Self love and getting lost

“Leave the door open for the unknown, the door into the dark. That’s where the most important things come from, where you yourself came from, and where you will go.” *

Let us not dwell on the past may be the most apt way to begin this post. I have found myself in a slump of late, the motivation dwindles with the light for me and pray mon âme it is indeed late spring here, where is the light you may ask. A tiny island in a large sea is prone to variable weather, exciting, I guess, one never gets bored. So the week of sunshine? I spring cleaned the house. The week of dull high cloud? Hayfever, migraines and panic ensured. It’s always a few months after the last panic attack before I begin to relax and think yes you are and you will be okay. To bide my time? I have found solace in colouring books, fine markers and coloured lines; my favourite high school tunes keeping any sense of panic at a distance. And here begins the perfect segue for some self love talk, who Jessica, my main mentor and best felon initiated over at her blog -> littlest (okay she’s not really a felon but t9 and auto correct are the butt of many jokes for us)

“Over time you become someone else. Only when the honey turns to dust are you free.” *

As far back as I can remember I was picked on for my appearance at school. Why? Red curly hair. It didn’t help that this was the 1990s when curls were well on their way out, and even today, I still get the feeling that curls are seen as messy and unkempt. Now? I pretty much love my hair. I’ve never changed it much, luckily, a lazy demeanor and urge to be ‘different’ has kept me from straightening it and apart from the few black home dye jobs in my teen angst phases it’s kept it’s natural colour rather well. I do find myself bored with it at times, but the constant praise of people and strangers who wish they had hair like mine as somewhat gone to my head, and you know what? It’s me, and that’s okay. I am lucky to have a full head of hair at all & a natural fuzzy scarf in winter mind you. I’m still working on the PCOS and hormonal side of my hair as it appears in places society deems unappropriate for women. & here I’m reminded of Roxane Gay’s brilliant memoir Hunger (go and read it already!) where it’s often parents and loved ones that can be the most detrimental to our process of healing and self love. 

Endometriosis? Yeah, that thing. I’m slowly coming to grips with it. Self love is a lifelong journey and  while it’s amazing to finally have a diagnosis and explanation for my body and it’s wayward charms to put it positively  – self love & acceptance is another matter.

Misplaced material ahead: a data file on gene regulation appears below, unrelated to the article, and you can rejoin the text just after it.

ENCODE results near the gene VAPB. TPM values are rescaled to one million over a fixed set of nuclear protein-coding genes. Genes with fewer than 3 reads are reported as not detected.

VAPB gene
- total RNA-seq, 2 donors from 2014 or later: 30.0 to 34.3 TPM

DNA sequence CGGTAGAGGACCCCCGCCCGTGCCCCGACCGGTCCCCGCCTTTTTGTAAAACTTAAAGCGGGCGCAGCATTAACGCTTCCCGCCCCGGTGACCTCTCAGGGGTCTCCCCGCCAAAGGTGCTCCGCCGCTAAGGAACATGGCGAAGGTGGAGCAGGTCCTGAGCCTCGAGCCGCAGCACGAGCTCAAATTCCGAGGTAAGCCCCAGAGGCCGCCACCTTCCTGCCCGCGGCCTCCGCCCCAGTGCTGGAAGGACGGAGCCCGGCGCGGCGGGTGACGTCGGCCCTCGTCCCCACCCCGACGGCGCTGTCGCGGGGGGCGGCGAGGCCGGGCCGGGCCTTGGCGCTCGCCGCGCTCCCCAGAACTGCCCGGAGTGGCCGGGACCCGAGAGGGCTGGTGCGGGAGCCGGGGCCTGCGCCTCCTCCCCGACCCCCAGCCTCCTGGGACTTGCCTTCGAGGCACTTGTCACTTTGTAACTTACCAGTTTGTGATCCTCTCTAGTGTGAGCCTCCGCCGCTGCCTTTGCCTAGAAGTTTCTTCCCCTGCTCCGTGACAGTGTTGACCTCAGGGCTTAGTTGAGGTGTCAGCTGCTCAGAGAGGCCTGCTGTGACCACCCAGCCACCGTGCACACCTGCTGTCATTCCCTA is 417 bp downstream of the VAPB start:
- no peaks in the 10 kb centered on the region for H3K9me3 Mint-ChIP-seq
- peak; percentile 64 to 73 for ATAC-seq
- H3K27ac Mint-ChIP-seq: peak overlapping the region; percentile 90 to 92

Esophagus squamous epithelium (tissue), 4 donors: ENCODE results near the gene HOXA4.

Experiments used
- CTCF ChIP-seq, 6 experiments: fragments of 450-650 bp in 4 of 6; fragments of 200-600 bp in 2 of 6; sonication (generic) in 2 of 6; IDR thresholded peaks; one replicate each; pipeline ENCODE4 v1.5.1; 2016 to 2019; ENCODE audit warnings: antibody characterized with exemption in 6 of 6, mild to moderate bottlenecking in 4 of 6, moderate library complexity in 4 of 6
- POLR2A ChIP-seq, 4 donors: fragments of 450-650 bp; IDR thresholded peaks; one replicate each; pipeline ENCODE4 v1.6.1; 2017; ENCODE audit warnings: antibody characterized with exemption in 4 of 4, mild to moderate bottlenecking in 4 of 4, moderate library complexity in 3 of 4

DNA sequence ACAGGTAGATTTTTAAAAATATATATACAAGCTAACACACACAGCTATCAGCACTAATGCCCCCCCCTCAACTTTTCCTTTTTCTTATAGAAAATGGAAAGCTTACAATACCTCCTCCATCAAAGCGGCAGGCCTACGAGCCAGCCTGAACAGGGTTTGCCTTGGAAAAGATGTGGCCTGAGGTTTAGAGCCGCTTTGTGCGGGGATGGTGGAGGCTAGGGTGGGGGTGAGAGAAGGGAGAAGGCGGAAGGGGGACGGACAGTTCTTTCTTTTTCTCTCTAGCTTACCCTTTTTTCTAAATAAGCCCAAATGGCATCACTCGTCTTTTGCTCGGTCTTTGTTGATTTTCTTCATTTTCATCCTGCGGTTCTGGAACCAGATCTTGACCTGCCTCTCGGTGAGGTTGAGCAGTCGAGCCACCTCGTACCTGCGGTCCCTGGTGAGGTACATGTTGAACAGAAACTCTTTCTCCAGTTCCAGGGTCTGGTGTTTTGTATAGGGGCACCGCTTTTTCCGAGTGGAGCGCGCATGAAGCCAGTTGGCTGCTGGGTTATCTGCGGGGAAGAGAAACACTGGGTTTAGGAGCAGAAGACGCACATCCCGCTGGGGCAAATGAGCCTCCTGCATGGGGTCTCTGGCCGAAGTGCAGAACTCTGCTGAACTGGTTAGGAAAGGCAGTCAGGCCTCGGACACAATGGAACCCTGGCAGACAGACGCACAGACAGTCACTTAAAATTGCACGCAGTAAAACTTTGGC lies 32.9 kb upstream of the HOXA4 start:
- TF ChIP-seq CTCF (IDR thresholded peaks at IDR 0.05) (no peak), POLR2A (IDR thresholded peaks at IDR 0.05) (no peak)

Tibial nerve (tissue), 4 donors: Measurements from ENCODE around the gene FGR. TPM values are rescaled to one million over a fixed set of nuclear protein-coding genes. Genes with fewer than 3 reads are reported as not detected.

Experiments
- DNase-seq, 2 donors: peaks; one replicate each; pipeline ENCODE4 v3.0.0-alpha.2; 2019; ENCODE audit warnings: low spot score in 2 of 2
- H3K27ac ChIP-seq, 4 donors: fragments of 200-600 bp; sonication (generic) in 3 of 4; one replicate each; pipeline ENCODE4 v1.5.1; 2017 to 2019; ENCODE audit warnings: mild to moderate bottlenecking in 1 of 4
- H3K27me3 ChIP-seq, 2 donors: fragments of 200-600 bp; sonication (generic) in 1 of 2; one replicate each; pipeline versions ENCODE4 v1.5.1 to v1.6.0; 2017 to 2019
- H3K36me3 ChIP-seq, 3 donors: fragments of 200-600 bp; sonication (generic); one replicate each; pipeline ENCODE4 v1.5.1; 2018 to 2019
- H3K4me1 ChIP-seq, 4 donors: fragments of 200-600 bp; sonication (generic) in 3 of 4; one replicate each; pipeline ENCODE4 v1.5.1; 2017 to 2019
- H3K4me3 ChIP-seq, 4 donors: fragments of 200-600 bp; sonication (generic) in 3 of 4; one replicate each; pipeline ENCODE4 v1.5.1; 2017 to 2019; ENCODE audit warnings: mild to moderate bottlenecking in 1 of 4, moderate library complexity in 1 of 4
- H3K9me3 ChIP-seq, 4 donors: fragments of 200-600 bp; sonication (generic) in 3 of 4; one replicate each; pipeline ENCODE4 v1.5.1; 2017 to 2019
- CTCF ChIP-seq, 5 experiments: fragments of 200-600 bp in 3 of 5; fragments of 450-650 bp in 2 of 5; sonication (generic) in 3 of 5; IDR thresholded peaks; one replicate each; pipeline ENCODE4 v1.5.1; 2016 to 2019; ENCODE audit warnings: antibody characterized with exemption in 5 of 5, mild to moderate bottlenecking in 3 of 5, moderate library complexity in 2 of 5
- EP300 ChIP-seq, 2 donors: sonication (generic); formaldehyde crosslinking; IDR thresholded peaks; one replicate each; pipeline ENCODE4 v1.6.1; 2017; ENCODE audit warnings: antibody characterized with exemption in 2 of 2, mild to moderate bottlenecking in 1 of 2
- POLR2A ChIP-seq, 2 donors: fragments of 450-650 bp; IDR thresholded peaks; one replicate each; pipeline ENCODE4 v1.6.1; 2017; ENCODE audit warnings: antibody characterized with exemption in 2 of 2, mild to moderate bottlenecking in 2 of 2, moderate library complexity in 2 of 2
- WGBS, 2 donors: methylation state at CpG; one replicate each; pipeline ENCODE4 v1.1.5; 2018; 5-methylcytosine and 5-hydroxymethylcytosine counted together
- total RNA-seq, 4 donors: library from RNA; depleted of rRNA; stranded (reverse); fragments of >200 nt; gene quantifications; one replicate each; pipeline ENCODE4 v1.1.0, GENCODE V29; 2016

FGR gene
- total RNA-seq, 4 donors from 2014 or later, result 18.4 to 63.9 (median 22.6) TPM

Self love isn’t always liking your body parts but learning to know yourself and your habits; when you are in need of rest, of healing.

  • I tire easily. My body likes to produce cortisol when it’s not always needed. I am not weak. I am learning my limits which makes me strong. I have learnt to say no to extra work and social activity when my body is screaming for rest. Keeping up appearances is bullshit and if you need sleep, get your body into bed!

Fun fact? I wasn’t born late, or early, but right on time… and I came out, not screaming or crying but …. yawning. I was literally born tired!

  • The pain. Again I am not weak. The pain is caused by factors sometimes out of my control – weather, medication side effects & well within my control – food and stress and it’s undesirable physical effects. Learning to love yourself and learning to understand your limits is STRENGTH.

Anxiety is my latest struggle. Nausea and an internal tremor which sometimes manifests to a full body shake with legs like jelly and butter fingers that smash and crash. I certainly don’t love this part of myself – but understanding why is foremost to any kind of self love that is needed.

“The question then is how to get lost. Never to get lost is not to live, not to know how to get lost brings you to destruction, and somewhere in the terra incognita in between lies a life of discovery.” *

I would like to add at the end of that quote “of discovery AND SELF LOVE.” Self love occurs when we begin to pay attention to our needs and get lost in ourselves. I have recently picked up my first Rebecca Solnit and boy oh boy. I picked up A Field Guide to Getting Lost on an absolute whim last week. It was a self-care day I had given myself. A day to buy myself some nice things and to let myself breathe without a care. Solnit? She’s like Didion on steroids. I practically underlined the first 40 pages of the book and it truly felt like Solnit had reached inside my bones giving me a shake up for the better. Like a lobotomy if a lobotomy actually worked and gave you a greater grip on life and yourself.

I have begun to understand the feelings as they begin. To understand that my body needs rest, oxygen, a cup of tea or my favourite damn song to get my circadian rhythms back to their norm. Favourite things are favourite things for a reason and this my friends is what I deem to be self love. Looking after yourself with feeling, treat yourself as you would your best friend. Get lost in yourself.

“In the depth of winter, I finally learned that within me there lay an invincible summer.”

– Albert Camus
* from, A Field Guide to Getting Lost, by Rebecca Solnit



Girl, Interrupted (book & film review)

“It was a spring day, the sort that gives people hope: all soft winds and delicate smells of warm earth. Suicide weather.”

Girl, Interrupted is the true story of Susanna Kaysen’s time spent in the infamous McLean Hospital* and you have probably seen the cult film adaptation with Winona and Jolie or at least heard of it unless, like me, you live under a rock and this is all news to you. Okay, so I had heard the title and vaguely knew about a late 90s blonde Jolie. But still, I’m kicking myself for not having read (and watched) these sooner.

*famous due to it’s clientèle in the past.

“Ray Charles was the most famous ex-patient. We all hoped he’d return and serenade us from the window of the drug-rehabilitation ward. […] Robert Lowell also didn’t come while I was there. Sylvia Plath had come and gone.

What is it about meter and cadence and rhythm that makes their makers mad?”

In 1967, Susanna is admitted to McLean Hospital for the treatment of depression which is later diagnosed as borderline personality. She was eighteen.

“One of my teachers told me I was a nihilist. He meant it as an insult but I took it as a compliment.”